The Digital Preservation Coalition, Gabriela Redwine and Charles Beagrie Ltd are delighted to announce the public release of the latest DPC Technology Watch Report ‘Personal Digital Archiving’, written by Gabriela Redwine, Digital Archivist at the Beinecke Rare Book and Manuscript Library at Yale University.
This free peer-reviewed report is aimed at individuals who are concerned about how best to manage and preserve their own personal digital archives, as well as professionals who advise people on how to select and best preserve such digital content.
‘The term personal digital archiving refers to how individuals manage or keep track of their digital files, where they store them, and how these files are described and organised’, explained Gabriela Redwine. ‘People keep personal archives for many different reasons and the ubiquity of personal computing devices and the ease with which files can be duplicated often means that the same digital files can exist in multiple locations simultaneously.’
The report provides an overview of the key issues related to personal digital archiving, arguing for the importance and urgency of preserving personal files, while also acknowledging the difficulty of managing digital files that include a combination of digitised and born-digital materials. There is a short introduction to the role of cultural heritage organisations, in the history of personal digital archiving, as well as current initiatives, which sets the stage for resources and recommendations for individuals who want to be proactive about saving their own digital materials.
‘Our Technology Watch Reports are available open access as a distinctive contribution to the dissemination of good practice in digital preservation, but are framed directly around the needs of our members who help suggest topics and help us turn ideas into sustained and significant advice that addresses their requirements, explained William Kilbride of the DPC.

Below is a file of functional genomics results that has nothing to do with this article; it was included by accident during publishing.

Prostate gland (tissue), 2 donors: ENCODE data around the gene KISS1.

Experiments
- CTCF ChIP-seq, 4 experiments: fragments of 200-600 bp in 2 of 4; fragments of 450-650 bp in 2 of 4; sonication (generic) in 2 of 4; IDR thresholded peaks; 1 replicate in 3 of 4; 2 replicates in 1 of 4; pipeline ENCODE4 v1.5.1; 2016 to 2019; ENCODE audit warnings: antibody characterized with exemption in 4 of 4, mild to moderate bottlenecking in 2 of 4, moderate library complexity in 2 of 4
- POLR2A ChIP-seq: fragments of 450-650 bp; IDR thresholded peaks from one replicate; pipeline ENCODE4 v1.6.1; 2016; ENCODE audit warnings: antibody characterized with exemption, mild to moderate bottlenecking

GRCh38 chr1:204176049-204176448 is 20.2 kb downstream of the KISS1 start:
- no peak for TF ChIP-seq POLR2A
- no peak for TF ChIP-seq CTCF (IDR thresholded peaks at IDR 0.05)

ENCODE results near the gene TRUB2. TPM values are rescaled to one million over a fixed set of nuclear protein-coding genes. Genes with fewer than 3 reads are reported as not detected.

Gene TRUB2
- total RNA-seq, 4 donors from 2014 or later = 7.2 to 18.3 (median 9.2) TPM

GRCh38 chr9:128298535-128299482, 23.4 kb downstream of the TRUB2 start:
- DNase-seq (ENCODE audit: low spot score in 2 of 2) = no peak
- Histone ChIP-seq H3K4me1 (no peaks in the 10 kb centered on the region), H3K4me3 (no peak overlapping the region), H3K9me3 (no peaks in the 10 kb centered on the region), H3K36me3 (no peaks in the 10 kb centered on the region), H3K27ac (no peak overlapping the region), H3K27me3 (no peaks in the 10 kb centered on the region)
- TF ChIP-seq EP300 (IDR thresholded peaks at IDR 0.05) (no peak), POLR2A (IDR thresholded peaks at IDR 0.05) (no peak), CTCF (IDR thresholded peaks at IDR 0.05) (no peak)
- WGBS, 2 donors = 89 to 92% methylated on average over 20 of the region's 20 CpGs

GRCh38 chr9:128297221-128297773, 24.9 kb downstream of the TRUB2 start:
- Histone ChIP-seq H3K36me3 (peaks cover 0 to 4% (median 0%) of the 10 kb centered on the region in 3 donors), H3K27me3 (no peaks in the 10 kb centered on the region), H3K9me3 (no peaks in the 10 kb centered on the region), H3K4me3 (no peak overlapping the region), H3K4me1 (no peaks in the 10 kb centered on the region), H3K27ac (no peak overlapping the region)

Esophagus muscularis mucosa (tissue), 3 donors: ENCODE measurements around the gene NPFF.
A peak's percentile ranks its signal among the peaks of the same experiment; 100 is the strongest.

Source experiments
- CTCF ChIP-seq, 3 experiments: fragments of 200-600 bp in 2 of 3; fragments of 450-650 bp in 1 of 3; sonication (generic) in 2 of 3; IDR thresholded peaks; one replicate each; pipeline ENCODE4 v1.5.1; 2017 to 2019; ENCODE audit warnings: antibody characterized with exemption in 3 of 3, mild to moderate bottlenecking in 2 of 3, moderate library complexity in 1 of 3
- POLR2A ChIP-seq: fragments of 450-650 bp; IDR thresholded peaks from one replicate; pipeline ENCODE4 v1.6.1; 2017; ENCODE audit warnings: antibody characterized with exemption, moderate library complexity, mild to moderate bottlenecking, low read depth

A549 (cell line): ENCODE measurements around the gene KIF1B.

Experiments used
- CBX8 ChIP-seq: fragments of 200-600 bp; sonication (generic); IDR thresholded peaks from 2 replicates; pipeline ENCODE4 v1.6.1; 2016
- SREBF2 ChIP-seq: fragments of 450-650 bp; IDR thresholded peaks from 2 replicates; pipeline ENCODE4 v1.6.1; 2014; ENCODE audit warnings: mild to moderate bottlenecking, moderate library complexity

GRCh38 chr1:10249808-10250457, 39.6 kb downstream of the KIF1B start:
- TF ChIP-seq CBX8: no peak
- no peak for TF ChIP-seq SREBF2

Neil Beagrie, managing editor of the Technology Watch Report series on behalf of the DPC added, “Personal archiving is where digital preservation most directly affects non-specialists as well as curators. This title in the Technology Watch Report series is likely to be of interest not only to DPC members and the digital preservation community but also to a wider public internationally.’
Personal Digital Archiving’ is published by the DPC in association with Charles Beagrie Ltd. Neil Beagrie, Director of Consultancy at Charles Beagrie Ltd, was commissioned to act as principal investigator for, and managing editor of, this Series in 2011. He has been further supported by an Editorial Board drawn from DPC members and peer reviewers who comment on text prior to release: William Kilbride (Chair), Janet Delve (University of Portsmouth), Marc Fresko (Inforesight), Sarah Higgins (University of Aberystwyth), Tim Keefe (Trinity College Dublin), and Dave Thompson (Wellcome Library).
I have just posted the final instalment of a personal selection of 12 presentations drawn from events and topics over the last 20 years in digital preservation, which I hope will be of interest.